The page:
UPDATE: A case against a 31-year-old Davenport woman accused of giving alcohol to a juvenile has been dismissed.

The case against Darshayla Huge has been dismissed, according to Scott County Court records filed Thursday.

Court records say Huge had been arrested for child endangerment resulting in bodily injury. But “the victim of this offense does not meet the definition of child” pursuant to section 702.5 of the Code of Iowa. “Therefore, the State is unable to prove a required element of this offense beyond a reasonable doubt.”

Her bail, “if any, is exonerated and the court costs, including Court-Appointed Attorney’s fees of this action are taxed to the State,” documents say.

Huge earlier had pleaded not guilty.

EARLIER: A 31-year-old Davenport woman was behind bars Sunday after police allege she gave alcohol to a juvenile who then was hospitalized with a high blood-alcohol concentration.

Darshayla Huge faces a felony charge of child endangerment – bodily injury, court records show.

Davenport Police responded to the area of the 3700 block of West Locust Street late Saturday after a report of a disturbance, according to an arrest affidavit.

Huge is alleged to have knowingly provided alcohol “in excessive amounts” to a minor child, causing substantial risk of injury, police allege in the affidavit. The minor was hospitalized with a blood alcohol concentration (BAC) of .305, the affidavit shows.

Huge was being held Sunday on $5,000 bond in Scott County Jail. She is set for a preliminary hearing April 5 in Scott County Court.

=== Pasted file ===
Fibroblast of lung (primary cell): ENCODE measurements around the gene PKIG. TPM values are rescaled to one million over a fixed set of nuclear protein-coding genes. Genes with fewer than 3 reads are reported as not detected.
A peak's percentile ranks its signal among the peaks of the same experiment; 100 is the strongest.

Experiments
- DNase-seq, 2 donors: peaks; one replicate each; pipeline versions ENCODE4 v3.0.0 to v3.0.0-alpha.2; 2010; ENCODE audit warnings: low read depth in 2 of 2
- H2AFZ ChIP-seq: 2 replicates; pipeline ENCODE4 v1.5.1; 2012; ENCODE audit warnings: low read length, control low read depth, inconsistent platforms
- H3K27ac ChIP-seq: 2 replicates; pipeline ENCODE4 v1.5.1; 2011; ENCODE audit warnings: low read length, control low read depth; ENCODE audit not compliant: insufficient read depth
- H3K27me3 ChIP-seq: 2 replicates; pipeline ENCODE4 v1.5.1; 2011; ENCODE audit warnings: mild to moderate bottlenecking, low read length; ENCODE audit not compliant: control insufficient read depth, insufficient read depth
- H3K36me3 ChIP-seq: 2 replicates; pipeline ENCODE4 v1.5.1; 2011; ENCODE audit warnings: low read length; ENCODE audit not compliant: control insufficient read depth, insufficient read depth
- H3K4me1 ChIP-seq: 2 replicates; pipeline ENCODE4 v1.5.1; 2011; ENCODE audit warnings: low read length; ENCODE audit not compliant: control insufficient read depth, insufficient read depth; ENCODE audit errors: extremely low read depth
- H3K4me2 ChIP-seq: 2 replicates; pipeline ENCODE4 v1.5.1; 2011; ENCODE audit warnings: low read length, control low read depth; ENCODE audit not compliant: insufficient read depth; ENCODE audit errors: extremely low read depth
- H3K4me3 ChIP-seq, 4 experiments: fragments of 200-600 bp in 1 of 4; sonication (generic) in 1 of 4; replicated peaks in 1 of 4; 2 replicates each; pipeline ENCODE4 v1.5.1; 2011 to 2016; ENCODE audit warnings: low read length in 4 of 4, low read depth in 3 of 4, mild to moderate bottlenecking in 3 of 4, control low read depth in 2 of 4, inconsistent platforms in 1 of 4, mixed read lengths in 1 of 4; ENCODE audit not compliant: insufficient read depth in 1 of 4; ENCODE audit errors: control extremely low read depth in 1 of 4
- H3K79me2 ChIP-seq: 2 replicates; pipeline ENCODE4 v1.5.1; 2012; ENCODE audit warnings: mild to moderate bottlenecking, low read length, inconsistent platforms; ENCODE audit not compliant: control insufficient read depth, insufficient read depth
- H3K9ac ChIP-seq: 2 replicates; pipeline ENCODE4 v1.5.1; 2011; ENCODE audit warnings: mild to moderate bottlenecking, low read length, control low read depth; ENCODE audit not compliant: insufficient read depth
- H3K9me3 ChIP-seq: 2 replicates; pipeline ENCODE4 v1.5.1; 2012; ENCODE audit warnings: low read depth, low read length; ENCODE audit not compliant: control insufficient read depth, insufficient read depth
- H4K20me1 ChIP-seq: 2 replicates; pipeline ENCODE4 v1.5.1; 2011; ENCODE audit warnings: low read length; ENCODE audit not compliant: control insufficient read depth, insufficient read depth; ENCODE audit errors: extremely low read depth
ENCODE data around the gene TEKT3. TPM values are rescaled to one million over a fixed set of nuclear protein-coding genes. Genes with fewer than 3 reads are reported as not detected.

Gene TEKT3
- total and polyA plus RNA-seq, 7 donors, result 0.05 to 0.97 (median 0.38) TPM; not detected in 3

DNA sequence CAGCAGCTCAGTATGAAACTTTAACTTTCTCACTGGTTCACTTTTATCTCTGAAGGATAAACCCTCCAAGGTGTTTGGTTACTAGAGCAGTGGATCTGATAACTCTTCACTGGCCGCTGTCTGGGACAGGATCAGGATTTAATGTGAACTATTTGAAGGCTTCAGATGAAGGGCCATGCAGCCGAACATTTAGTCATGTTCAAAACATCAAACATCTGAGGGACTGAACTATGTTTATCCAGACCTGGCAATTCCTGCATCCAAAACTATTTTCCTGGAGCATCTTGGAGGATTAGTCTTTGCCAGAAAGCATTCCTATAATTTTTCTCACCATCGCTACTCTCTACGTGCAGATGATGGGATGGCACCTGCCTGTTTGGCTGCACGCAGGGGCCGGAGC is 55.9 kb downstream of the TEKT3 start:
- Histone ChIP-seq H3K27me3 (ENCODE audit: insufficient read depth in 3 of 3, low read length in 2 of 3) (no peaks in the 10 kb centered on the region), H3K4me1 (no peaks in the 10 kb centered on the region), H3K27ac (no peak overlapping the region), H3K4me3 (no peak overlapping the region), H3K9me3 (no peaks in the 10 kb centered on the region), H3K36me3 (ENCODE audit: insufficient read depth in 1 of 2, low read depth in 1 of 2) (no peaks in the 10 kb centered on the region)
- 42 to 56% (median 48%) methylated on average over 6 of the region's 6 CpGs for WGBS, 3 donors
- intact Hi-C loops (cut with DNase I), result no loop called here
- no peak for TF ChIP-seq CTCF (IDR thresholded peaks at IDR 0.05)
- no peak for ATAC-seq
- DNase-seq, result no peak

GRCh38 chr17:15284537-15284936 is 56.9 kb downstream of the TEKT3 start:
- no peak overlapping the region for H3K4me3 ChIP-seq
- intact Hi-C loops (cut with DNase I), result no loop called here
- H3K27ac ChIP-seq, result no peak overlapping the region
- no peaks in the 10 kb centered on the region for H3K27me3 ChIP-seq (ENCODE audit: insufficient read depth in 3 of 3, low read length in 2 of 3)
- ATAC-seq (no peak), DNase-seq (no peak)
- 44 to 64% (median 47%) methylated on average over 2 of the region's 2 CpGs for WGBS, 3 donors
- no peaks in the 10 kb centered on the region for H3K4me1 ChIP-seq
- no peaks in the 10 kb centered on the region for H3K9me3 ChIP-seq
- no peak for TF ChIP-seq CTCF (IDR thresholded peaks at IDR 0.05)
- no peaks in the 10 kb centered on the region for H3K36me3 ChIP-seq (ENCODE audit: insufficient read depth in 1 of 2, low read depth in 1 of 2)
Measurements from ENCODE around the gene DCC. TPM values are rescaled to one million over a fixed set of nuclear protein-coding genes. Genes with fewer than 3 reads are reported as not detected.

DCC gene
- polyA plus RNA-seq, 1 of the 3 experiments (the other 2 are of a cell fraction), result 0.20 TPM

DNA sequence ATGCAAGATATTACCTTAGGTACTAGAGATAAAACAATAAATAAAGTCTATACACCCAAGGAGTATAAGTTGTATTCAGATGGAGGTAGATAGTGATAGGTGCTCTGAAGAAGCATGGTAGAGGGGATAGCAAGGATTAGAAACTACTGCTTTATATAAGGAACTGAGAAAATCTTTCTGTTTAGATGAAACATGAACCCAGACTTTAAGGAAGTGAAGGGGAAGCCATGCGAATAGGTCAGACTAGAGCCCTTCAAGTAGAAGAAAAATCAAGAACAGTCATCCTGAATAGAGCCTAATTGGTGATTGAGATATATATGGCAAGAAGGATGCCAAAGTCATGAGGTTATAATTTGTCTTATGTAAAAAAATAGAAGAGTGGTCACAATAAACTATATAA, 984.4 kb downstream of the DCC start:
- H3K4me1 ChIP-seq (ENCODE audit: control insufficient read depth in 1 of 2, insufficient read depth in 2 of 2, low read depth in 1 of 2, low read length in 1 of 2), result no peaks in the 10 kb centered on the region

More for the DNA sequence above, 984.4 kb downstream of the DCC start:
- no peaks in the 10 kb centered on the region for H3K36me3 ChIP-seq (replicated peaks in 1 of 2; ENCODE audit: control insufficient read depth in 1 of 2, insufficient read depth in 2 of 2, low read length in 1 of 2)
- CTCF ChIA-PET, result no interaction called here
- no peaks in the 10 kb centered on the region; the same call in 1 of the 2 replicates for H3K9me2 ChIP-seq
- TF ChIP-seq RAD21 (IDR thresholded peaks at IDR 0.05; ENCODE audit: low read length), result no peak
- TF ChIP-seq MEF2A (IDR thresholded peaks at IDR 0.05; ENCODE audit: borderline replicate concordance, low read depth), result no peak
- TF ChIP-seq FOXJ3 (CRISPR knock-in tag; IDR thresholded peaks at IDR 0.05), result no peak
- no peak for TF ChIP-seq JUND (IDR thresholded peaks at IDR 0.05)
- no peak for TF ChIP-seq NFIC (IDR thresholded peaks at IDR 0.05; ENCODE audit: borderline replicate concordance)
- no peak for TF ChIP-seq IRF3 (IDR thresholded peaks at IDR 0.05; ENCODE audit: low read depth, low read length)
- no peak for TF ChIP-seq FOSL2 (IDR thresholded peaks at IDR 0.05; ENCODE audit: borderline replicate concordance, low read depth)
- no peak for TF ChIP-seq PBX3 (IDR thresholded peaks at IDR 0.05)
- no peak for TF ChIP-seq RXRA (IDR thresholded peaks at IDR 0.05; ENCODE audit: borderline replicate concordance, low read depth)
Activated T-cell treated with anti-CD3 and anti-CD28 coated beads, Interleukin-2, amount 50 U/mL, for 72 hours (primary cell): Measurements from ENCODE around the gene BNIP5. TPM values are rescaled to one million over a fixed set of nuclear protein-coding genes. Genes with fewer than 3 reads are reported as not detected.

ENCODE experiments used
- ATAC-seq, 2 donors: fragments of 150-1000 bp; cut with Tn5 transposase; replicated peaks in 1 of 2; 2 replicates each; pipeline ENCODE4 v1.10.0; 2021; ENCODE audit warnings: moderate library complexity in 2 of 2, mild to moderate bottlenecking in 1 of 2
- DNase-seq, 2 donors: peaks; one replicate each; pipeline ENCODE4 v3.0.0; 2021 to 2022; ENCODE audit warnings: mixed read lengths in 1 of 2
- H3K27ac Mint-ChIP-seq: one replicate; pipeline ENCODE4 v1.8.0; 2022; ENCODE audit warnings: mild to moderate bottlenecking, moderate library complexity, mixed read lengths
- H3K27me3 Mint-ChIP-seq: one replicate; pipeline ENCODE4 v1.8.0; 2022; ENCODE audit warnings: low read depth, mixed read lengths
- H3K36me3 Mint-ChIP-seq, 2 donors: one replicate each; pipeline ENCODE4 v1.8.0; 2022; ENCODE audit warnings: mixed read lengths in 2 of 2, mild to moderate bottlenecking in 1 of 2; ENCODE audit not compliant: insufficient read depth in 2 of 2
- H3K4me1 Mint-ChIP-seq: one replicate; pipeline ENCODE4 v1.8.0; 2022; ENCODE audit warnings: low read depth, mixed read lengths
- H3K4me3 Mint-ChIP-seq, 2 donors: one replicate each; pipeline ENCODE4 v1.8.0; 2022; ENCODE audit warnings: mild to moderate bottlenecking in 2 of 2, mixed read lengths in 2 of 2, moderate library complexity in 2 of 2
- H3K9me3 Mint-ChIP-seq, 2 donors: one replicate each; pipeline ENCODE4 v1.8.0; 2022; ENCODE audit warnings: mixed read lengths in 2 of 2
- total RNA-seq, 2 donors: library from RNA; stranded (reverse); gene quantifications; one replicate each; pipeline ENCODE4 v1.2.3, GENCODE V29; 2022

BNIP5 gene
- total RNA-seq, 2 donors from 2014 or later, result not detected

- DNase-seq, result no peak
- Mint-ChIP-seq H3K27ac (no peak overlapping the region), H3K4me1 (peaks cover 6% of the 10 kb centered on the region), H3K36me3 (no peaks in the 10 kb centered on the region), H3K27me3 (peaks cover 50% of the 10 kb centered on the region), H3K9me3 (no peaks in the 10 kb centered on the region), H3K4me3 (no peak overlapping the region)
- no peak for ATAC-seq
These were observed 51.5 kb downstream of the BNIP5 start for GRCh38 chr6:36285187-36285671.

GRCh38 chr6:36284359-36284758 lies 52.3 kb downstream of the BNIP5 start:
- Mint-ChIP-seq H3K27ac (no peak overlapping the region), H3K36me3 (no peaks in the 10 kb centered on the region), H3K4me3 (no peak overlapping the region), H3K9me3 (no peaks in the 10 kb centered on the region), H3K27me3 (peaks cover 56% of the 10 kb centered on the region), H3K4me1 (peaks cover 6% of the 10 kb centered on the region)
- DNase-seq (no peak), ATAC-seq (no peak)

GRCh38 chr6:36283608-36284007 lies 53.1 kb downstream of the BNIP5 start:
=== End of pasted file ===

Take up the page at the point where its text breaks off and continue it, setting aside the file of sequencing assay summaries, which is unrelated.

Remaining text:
Blood Alcohol Concentration (BAC) levels

According to the Alcohol Rehab Guide, the first two to three drinks will bring most people into the BAC range of .01 to .07. For a person who weighs 100 pounds, their BAC will be .06 after two drinks. A person who weighs 190 pounds will have .04 BAC after two drinks. At this level, a person will feel relaxed and less cautious. Inhibitions are lowered and emotions are intensified.

Once a person reaches a BAC of .08, motor skills start to become impaired, balance becomes compromised, and the person starts to have trouble evaluating situations. They may also believe they are less intoxicated than they actually are. At this stage, driving becomes illegal.

The legal limit to drive is .08 BAC.

Here’s a look at progressive blood alcohol concentration, according to the online Alcohol Rehab Guide:

  • At .08, reflexes are slowed, muscle coordination is diminished, and eye coordination is weakened. If you are pulled over while driving at this level, you will likely be charged with the crime of driving under the influence (DUI). Once someone’s blood alcohol content reaches .14, the depressant effects of alcohol start to take effect, making them feel tired, anxious, or restless. It will become more difficult to walk or stand, and nausea may begin.
  • A BAC of .20 will provoke feelings of confusion, disorientation, nausea and vomiting, and may potentially cause blacking out. Standing becomes difficult, and a person may even hurt themselves and become unable to feel pain. At .25 BAC, many people pass out. If a person is still conscious at this level, vomiting becomes very likely, as well as a complete loss of physical control. This can lead to asphyxiation if they lose consciousness and choke on their own vomit.
  • At .30 BAC, a person is at severe risk for alcohol poisoning and death. Medical attention should be sought at this level. A person who is not already unconscious will be unable to determine where they are or what they’re doing.
  • Once a person reaches .35 BAC and above, their heart and lungs will slow down and they may fall into a coma.
  • A .45 BAC, for most people, is fatal.